If Fredrickson’s quote goes uncontested, then so do the countless voices that have negotiated the dominant culture whether it be by attaching personal experience to their religious beliefs, finding “truth” in an artform, or by banding together to claim a space. Western racism is unique; therefore, it invites a unique response that allows populations of color to challenge the dominant discourse by appealing to a mainstream experience and convincing those followers that the dominant discourse, itself, is an illusion unless it contains their voice. This process combines a shared experience with an eventual subversion that acts as a form of resistance the dominant culture can either accept or reject. For Christians, it means “to defend [themselves] against [their] enemy but…also defend [their] faith within the revolutionary process” by never letting the religion become co-opted by colonization or corrupt principalities (Menchu 246). Like the dominant narrative, Christianity should remain the people’s. All people’s.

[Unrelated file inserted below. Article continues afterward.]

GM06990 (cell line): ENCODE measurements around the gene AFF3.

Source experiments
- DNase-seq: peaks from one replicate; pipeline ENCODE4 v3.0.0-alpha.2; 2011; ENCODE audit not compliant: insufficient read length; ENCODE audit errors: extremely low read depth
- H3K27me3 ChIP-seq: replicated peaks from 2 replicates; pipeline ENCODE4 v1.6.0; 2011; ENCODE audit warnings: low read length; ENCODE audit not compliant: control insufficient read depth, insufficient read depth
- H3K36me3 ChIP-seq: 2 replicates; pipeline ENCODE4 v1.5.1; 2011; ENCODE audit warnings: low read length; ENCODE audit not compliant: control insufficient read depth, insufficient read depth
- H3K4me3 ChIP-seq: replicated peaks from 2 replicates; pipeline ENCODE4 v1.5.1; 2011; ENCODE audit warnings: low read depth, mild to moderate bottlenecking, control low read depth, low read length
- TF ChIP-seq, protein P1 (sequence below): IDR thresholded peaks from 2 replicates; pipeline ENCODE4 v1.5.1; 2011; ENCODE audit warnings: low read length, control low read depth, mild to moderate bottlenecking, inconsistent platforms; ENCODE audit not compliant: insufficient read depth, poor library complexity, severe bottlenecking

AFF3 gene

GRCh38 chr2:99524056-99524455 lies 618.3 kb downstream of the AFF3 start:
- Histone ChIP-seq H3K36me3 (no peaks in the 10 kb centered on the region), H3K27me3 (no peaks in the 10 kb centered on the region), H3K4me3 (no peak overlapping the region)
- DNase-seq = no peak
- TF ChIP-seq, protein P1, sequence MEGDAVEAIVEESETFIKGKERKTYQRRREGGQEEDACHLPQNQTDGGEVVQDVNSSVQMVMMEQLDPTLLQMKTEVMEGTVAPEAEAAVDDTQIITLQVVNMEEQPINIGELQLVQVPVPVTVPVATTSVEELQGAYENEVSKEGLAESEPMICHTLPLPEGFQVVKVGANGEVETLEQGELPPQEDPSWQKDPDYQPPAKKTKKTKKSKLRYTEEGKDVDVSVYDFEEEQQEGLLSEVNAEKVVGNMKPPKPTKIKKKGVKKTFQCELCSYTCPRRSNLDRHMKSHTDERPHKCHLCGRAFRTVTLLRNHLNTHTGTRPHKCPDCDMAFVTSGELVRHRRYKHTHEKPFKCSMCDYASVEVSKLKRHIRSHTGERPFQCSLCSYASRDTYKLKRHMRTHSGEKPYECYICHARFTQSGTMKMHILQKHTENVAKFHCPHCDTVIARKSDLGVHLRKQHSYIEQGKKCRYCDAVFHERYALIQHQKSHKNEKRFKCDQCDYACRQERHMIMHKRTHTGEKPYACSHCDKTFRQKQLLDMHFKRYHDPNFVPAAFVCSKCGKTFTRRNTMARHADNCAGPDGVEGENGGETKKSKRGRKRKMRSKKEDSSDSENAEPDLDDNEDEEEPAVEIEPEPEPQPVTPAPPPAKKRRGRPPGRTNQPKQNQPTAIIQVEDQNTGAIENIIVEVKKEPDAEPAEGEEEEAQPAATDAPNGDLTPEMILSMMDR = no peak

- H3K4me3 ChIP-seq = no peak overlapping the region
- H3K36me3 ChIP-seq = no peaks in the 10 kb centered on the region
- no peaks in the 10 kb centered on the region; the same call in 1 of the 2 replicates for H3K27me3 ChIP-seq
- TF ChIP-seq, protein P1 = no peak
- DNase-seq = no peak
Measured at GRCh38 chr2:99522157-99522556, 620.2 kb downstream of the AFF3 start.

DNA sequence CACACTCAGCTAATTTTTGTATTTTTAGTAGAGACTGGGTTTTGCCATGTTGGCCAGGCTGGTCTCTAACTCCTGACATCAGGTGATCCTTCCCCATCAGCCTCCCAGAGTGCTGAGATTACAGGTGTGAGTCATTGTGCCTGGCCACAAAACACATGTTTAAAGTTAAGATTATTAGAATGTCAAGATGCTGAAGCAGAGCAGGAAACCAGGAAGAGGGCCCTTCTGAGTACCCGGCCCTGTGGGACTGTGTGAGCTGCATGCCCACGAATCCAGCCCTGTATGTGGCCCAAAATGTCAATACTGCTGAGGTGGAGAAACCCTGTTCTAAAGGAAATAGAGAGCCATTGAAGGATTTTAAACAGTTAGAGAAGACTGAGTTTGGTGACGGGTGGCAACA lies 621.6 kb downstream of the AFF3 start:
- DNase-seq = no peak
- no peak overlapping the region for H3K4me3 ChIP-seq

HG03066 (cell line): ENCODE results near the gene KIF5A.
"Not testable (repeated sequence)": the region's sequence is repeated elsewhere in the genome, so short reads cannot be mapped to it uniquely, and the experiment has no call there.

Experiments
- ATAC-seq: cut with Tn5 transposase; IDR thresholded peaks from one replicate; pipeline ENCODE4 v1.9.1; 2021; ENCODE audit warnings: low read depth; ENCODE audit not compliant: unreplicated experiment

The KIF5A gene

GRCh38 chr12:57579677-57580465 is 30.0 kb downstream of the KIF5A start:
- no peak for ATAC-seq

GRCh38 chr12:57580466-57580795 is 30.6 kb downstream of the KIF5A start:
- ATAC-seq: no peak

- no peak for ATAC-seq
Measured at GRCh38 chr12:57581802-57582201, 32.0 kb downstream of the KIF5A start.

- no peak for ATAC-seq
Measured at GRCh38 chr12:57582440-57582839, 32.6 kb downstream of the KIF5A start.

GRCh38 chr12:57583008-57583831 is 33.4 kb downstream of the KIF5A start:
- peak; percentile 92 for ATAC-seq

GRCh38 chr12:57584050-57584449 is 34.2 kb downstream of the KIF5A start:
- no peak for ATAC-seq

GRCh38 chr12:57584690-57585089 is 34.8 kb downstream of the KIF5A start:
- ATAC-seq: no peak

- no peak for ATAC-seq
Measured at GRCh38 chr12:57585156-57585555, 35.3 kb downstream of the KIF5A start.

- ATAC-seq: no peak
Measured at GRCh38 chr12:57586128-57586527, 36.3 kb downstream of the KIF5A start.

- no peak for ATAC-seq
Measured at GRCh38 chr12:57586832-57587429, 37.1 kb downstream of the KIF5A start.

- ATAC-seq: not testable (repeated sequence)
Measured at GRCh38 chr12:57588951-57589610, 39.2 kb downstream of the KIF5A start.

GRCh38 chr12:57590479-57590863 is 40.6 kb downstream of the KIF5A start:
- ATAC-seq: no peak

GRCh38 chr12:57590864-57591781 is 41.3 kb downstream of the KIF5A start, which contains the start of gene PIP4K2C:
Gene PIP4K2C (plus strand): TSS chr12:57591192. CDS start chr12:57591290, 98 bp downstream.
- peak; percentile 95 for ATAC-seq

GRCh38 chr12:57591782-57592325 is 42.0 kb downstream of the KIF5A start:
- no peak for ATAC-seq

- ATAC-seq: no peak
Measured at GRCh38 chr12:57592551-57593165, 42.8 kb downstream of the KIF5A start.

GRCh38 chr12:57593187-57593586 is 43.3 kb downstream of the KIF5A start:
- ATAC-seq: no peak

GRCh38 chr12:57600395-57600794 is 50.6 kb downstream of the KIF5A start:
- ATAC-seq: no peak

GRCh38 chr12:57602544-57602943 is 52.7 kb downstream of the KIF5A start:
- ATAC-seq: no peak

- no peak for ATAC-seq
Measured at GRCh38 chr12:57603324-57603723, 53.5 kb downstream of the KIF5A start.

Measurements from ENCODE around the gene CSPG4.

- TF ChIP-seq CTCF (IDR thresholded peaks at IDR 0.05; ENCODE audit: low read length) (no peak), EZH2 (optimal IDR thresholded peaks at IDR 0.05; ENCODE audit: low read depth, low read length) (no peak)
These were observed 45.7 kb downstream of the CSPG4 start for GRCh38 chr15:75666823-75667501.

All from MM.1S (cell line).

Labels: , , ,

God As Liberatator (Part 2): Finding Truth in Experience

Native American artists in who stole the teepee? use their tragic history and Christian beliefs to attack colonists while affirming their statuses as survivors. By adopting a Christian discourse that creates space for multiple accounts of experience, these artists question the way dominant society views Christianity and inject a new ideology into this framework. For example, Dorothy Grandbois links the oppression of Indian school attendees with the suffering of Jesus Christ by laying transposing the images onto one another. She does not question Jesus’ narrative in this piece; instead, she finds fault “with the human aspect of Catholicism and how they abuse their power” (43). Similarly, Jim Logan’s piece A Rethinking of the Western Front uses this notion of religious revision to transition the audience into thinking about other alterations, in this case, art being defined by the Classical era and the white body. Making Michaelangeo’s Creation of Adam feature Native American bodies, he not only questions the status of God and Adam as white men, but he also questions why normative equals white. His child-like scrawls around the piece emphasize this belief is imposed on the audience at a young age (44). Just as Logan’s piece presents a dual revelation, this theory is also useful in debates void of Christianity. For example, Hopi Indian photographers essentialize their skills and claim their viewpoint is directly tied to their status as Hopi. One photographer says that: